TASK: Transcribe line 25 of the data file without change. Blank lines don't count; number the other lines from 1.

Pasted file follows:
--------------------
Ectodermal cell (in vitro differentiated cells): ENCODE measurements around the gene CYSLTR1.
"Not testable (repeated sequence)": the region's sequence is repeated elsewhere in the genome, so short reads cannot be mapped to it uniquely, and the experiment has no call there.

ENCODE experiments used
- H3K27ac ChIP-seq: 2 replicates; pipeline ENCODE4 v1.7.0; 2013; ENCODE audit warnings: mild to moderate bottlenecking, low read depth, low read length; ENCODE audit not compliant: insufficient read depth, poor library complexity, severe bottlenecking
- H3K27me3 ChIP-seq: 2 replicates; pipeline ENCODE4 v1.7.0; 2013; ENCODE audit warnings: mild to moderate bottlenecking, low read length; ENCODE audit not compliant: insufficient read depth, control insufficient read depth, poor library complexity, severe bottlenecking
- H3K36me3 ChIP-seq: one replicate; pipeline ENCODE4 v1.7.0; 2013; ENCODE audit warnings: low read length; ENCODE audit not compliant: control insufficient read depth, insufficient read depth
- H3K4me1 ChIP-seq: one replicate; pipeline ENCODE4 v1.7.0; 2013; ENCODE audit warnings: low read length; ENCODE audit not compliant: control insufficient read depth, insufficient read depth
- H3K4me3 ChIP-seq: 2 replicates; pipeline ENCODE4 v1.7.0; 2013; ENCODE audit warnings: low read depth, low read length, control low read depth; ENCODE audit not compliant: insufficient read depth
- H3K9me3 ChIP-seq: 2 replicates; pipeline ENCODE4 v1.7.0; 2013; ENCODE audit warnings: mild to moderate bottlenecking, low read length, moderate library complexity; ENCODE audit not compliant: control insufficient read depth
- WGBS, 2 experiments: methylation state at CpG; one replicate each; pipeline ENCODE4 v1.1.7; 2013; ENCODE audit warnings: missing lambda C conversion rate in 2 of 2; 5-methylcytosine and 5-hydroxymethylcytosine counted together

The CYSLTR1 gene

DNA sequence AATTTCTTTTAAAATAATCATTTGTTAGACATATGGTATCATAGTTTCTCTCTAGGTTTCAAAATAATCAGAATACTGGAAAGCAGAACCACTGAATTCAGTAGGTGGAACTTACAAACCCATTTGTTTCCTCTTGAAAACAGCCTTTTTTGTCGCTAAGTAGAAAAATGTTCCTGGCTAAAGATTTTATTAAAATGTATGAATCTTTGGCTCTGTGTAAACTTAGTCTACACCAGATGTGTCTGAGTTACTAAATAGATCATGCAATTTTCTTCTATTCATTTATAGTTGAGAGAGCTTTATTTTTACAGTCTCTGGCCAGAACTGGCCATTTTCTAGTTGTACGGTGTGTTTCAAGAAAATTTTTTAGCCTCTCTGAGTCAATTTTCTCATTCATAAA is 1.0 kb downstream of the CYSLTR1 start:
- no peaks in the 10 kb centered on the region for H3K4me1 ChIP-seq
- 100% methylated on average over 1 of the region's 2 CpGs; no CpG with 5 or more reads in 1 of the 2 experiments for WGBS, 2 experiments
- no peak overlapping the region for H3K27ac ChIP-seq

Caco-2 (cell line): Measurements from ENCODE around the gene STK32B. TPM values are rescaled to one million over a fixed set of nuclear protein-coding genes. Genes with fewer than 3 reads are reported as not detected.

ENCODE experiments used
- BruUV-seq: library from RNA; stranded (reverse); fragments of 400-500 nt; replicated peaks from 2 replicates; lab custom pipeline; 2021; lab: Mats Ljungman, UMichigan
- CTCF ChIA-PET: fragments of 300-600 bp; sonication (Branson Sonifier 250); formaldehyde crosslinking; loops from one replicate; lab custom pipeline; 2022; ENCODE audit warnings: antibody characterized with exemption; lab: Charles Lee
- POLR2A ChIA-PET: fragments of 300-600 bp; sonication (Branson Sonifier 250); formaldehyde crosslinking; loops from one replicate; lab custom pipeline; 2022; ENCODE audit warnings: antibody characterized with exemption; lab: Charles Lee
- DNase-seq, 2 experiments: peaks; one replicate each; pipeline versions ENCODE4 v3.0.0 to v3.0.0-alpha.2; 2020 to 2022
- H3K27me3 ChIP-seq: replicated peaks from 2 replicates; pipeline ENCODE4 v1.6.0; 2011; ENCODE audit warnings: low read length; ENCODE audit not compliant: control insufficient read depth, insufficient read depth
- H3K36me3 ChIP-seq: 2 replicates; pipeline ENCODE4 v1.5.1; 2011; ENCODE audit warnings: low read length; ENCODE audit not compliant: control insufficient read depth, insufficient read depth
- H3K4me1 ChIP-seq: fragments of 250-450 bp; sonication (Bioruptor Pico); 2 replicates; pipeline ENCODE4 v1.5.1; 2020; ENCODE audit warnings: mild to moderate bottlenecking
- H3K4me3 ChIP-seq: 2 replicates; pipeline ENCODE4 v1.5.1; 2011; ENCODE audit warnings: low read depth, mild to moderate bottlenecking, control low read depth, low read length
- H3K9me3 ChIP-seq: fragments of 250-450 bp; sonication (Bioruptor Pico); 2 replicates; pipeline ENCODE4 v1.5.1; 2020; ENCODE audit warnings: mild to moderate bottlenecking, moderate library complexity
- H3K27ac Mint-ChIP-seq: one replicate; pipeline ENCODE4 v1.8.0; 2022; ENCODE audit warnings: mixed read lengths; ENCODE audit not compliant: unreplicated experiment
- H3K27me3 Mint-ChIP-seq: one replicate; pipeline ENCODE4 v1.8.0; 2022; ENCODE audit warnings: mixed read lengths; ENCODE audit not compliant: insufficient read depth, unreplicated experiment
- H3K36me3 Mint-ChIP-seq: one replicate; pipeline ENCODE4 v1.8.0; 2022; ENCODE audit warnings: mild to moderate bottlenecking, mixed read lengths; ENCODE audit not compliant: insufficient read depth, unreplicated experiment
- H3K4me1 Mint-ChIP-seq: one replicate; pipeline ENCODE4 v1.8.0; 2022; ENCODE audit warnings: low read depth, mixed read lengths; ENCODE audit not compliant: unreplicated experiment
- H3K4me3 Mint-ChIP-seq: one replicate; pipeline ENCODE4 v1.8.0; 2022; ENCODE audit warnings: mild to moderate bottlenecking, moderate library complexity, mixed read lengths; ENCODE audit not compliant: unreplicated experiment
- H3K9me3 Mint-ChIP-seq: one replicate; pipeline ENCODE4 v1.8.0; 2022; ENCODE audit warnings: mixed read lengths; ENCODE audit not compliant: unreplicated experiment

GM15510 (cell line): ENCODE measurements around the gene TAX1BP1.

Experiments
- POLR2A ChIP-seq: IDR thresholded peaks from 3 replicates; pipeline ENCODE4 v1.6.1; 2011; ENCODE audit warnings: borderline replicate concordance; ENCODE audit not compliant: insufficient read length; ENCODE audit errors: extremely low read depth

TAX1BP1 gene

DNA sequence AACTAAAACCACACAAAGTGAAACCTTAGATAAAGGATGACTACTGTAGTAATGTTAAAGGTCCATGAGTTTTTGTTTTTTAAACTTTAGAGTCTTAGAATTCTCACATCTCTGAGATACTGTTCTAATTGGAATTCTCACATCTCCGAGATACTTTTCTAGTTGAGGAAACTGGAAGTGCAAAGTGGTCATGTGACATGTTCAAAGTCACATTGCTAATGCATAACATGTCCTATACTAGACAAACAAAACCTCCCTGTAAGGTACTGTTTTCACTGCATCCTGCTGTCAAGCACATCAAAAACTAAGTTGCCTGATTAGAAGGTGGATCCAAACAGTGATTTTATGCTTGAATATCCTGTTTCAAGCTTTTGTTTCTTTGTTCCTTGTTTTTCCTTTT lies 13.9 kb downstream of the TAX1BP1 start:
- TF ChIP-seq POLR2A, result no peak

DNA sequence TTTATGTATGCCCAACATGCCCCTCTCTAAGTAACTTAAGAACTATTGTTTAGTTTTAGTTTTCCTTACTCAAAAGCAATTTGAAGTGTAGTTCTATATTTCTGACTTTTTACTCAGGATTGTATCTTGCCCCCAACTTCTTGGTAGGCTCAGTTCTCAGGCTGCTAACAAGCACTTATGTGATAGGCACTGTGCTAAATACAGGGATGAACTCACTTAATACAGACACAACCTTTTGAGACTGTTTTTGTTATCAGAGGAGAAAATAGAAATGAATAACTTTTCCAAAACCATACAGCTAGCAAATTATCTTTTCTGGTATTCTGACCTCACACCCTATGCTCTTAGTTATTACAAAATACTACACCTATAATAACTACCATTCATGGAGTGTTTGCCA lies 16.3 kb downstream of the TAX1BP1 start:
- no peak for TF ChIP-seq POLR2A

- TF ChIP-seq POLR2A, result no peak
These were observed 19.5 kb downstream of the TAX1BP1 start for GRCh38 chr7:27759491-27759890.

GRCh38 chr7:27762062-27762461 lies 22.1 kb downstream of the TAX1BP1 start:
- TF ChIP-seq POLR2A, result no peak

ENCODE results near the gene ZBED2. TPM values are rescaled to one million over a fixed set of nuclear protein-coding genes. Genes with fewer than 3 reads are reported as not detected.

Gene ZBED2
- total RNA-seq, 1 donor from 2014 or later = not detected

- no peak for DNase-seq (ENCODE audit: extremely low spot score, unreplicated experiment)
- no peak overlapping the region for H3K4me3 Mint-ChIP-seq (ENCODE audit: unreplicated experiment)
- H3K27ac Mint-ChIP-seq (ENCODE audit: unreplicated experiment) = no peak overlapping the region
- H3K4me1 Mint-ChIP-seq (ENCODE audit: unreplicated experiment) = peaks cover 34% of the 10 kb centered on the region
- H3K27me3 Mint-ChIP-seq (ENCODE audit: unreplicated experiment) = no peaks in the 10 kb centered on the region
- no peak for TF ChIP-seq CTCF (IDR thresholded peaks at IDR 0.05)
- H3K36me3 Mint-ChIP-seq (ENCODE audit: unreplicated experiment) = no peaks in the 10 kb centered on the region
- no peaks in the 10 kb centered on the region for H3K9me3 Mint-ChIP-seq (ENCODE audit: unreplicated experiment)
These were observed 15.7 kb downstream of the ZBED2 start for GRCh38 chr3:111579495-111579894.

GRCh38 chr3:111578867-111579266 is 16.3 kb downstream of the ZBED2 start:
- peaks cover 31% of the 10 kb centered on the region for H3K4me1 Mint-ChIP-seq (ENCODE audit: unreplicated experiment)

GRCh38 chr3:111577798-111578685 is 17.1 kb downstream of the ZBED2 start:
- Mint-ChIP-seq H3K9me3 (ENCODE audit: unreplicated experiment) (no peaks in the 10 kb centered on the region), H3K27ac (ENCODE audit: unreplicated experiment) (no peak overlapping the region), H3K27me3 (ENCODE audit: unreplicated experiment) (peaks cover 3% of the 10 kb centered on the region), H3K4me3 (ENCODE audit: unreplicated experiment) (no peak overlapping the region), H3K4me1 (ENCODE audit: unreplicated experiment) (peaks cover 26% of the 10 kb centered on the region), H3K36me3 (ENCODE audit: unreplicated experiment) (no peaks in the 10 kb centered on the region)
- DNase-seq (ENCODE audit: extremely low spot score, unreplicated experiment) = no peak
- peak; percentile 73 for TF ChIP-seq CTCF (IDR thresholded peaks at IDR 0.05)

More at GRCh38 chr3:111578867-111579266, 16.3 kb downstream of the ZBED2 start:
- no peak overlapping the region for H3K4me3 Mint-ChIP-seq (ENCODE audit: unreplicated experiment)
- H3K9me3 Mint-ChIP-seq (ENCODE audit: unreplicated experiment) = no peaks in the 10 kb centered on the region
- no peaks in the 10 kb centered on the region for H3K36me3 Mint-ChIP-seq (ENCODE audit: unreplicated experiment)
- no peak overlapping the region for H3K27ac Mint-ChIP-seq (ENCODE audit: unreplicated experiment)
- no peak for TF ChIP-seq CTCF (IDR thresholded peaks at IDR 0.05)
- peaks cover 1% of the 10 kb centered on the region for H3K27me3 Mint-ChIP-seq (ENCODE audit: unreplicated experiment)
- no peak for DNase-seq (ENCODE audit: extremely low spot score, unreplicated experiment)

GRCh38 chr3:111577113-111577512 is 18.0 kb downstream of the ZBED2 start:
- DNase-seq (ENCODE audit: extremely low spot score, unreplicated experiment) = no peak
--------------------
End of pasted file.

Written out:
- H3K4me3 ChIP-seq: 2 replicates; pipeline ENCODE4 v1.5.1; 2011; ENCODE audit warnings: low read depth, mild to moderate bottlenecking, control low read depth, low read length